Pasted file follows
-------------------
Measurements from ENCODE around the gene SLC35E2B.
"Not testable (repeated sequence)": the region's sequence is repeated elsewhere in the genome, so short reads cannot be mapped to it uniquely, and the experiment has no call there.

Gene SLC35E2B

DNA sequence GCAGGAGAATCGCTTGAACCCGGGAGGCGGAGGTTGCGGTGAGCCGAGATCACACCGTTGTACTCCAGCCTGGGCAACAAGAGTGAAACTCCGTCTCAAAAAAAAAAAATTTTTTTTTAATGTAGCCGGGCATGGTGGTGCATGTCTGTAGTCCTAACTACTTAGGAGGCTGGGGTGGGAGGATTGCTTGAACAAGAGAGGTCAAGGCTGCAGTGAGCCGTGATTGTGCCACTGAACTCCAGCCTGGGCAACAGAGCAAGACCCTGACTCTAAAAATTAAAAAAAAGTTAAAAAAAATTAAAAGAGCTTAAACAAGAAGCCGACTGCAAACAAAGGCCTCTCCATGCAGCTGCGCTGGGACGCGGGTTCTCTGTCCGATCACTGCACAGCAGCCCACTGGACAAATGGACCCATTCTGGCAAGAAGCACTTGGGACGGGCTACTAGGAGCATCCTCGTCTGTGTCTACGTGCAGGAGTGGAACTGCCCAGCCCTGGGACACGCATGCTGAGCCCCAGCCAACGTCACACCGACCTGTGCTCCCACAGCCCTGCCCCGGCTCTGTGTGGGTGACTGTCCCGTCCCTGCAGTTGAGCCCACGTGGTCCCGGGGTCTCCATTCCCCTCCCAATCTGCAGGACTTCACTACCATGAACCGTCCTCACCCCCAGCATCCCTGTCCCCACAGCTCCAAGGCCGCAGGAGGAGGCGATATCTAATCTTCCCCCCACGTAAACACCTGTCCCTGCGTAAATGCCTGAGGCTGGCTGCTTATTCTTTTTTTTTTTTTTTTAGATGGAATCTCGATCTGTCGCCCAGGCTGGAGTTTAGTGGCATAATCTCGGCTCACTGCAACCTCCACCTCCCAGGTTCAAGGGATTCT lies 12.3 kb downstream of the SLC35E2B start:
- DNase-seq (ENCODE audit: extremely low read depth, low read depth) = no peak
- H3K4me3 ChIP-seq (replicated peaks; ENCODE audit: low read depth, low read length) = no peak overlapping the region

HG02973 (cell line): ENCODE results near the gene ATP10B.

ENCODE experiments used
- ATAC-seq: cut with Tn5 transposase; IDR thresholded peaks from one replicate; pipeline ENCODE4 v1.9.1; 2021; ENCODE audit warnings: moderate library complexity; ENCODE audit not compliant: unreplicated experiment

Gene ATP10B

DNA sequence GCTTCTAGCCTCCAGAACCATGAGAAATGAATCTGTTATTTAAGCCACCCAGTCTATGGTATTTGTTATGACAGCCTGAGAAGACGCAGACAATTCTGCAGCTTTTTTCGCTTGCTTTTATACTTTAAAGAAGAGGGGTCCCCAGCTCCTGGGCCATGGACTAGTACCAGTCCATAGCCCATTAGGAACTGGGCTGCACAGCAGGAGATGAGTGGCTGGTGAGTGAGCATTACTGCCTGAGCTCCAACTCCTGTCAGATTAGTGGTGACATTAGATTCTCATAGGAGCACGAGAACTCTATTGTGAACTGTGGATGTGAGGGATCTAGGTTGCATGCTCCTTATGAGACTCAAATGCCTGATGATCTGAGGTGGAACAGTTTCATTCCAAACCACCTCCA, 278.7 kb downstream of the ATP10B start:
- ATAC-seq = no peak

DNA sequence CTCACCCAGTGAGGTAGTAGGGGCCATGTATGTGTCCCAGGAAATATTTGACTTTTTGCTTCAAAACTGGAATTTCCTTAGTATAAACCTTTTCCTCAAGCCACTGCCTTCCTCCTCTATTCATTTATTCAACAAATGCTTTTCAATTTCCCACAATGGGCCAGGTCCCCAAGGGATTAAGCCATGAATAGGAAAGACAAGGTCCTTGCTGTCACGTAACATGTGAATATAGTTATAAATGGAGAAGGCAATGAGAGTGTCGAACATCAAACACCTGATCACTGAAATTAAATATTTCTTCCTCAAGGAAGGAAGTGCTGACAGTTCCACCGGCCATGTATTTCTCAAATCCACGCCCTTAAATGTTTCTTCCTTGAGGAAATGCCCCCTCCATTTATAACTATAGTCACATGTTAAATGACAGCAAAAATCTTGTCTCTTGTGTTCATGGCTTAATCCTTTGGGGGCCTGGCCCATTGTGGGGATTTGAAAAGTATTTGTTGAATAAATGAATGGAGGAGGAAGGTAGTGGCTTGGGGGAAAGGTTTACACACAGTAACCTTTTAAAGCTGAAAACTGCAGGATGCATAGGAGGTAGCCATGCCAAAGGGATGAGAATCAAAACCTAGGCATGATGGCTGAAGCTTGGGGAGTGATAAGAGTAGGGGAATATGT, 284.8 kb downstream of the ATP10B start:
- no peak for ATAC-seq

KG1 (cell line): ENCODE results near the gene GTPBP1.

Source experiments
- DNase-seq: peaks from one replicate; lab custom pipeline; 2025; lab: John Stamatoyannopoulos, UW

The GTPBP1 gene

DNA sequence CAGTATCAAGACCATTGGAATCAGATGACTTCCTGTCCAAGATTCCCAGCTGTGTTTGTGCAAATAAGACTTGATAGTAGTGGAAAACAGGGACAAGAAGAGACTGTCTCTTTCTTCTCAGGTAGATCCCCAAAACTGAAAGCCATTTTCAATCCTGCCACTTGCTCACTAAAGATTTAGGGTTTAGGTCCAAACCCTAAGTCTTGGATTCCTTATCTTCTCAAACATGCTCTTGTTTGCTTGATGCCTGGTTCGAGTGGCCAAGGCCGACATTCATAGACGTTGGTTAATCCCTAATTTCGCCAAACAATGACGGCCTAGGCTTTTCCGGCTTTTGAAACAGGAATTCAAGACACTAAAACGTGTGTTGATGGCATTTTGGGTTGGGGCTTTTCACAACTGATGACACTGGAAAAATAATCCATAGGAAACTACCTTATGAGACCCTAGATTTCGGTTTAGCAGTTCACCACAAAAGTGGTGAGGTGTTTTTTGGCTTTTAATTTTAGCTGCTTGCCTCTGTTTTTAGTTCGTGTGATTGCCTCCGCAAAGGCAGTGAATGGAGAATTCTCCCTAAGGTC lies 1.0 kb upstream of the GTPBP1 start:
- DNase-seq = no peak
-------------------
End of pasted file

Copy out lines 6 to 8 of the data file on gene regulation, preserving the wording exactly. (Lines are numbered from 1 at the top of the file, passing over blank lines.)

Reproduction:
- H3K4me3 ChIP-seq (replicated peaks; ENCODE audit: low read depth, low read length) = no peak overlapping the region

HG02973 (cell line): ENCODE results near the gene ATP10B.

ENCODE experiments used